Partnership to Increase Broadband Access in Kenilworth-Parkside in NE DC
Only about 25 percent of households in the Kenilworth-Parkside community in Northeast Washington have access to broadband internet, compared to about 90 percent of households in the affluent Georgetown section of Northwest D.C. That huge gap in internet access is what drives the partnership between Comcast and the DC Promise Neighborhood Initiative (DCPNI).
In a special event moderated by Roland S. Martin at Neval Thomas Elementary School, DCPNI announced with Comcast the launch of the Internet Essentials Program, a partnership that will provide low-income families with internet services and digital literacy workshops. To date, Internet Essentials has connected nearly 220,000 families or 900,000 people in the United States to the internet, with over 5,000 in the D.C. area benefiting from the program so far. DCPNI and Comcast hope to increase this number.
Comcast Executive Vice President David Cohen said that current numbers show that 98 percent of children use the internet to do homework and 94 percent of households use the internet for general research.
Several community and non-profit leaders were on hand for the Sept. 24 announcement of the partnership including Alma J. Powell, chairman of America’s Promise Alliance and DCPNI honorary chair; Ayris T. Scales, DCPNI executive director; Jessica Rosenworcel, commissioner at the Federal Communications Commission; Irasema Salcido, DCPNI founder and president of Cesar Chavez Public Charter Schools; Cohen; and representatives from City Year, EduCare, the Tiger Woods Learning Center and Discovery Education.
“What excites me about this opportunity is the training that comes with it,” Scales said at the event. In addition to internet access, the program will offer free training to families in the community on how to use broadband services. Cohen added that the digital literacy training will ensures “understanding, engagement and involvement. [The program] will connect [students] in school, in the neighborhood and at home” he said.
DCPNI spent six weeks preparing for the launch. Scales said that she was “ecstatic” about the partnership. “This has been the best week ever,” she said.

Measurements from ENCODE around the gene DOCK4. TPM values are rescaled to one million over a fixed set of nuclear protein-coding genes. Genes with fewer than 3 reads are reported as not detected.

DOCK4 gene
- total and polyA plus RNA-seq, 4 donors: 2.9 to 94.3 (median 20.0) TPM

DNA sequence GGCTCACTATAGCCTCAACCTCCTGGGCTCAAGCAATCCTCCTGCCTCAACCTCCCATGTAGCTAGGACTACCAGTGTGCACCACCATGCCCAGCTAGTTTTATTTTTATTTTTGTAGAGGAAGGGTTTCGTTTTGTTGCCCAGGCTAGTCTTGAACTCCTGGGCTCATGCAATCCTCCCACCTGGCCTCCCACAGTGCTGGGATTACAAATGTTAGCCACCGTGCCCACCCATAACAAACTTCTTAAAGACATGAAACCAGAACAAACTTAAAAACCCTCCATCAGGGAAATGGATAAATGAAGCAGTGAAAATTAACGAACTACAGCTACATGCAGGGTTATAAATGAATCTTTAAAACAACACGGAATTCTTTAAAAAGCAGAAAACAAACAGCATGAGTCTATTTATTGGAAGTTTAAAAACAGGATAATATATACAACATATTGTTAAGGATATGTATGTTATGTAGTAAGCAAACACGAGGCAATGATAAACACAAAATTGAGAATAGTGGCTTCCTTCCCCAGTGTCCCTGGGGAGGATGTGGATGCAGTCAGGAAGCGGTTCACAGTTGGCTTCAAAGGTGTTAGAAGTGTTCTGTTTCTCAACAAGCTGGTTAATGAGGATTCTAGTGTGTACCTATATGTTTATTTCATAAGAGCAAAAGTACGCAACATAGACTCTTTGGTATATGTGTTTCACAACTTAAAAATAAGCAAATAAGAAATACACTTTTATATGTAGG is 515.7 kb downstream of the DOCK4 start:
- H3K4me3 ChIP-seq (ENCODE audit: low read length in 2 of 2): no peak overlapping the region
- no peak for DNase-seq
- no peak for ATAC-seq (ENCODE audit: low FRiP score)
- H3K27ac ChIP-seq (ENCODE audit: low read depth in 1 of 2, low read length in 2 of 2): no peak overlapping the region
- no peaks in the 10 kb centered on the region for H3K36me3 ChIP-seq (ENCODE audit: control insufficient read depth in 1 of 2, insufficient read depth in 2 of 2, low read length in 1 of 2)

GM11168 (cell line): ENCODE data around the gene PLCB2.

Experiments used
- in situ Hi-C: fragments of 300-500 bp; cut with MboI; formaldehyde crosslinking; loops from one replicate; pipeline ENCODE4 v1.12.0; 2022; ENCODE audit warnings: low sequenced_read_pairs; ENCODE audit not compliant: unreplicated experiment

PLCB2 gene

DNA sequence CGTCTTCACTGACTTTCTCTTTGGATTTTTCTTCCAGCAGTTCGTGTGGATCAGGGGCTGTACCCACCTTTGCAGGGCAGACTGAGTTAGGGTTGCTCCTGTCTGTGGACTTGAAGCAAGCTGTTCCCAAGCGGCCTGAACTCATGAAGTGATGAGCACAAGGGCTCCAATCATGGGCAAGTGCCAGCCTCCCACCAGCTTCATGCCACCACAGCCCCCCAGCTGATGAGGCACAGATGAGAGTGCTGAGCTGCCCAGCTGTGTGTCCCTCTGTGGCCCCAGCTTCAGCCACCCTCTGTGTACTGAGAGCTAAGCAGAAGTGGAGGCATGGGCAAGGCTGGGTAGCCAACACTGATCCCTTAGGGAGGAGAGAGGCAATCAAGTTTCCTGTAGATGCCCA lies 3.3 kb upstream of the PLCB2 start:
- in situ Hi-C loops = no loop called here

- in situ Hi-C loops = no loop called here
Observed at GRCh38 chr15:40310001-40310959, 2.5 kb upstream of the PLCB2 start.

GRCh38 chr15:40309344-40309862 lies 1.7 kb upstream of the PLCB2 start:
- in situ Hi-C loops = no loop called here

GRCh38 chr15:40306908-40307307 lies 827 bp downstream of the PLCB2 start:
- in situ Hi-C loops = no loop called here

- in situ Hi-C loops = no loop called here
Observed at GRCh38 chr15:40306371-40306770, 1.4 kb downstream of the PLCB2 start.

This year marks the third year of partnership between Comcast and DCPNI. It also is the first year that the partnership expanded. Comcast took the first steps toward increasing internet access at the event by raffling off five new netbooks to students from Neval Thomas Elementary and Cesar Chavez Middle and High School Parkside campuses. The students also received an Opportunity Card, which ensures them free access to servers for a year.
Ruth Barnes, Neval Thomas’s principal, said that the Internet Essentials Program will “actively raise the quality of life for every child.” She added that the program’s goal is to provide practical, step by step assistance. “Our [the community’s] mission is to provide.”
FCC Commissioner Jessica Rosenworcel added that internet access is vital for the success of children and families. “The more homes with broadband access, the stronger our communities will be,” she said.
DCPNI and Comcast hope to use the Internet Essentials Program as a model on how to bridge the digital divide in the United States. The program will provide 300 free netbooks to enrollees and afford residents in Kenilworth-Parkside with a DCPNI computer lab equipped with internet service courtesy of Comcast.
Alma Powell, honorary chair of DCPNI’s board of directors, summed up the effort best when she described numerous visits to the Kenilworth-Parkside community. “I love to come to the Promise neighborhood. Every time you come you see something new and different that is being built and developed. “
“It shows what can be done when a community comes together around one purpose,” Powell said.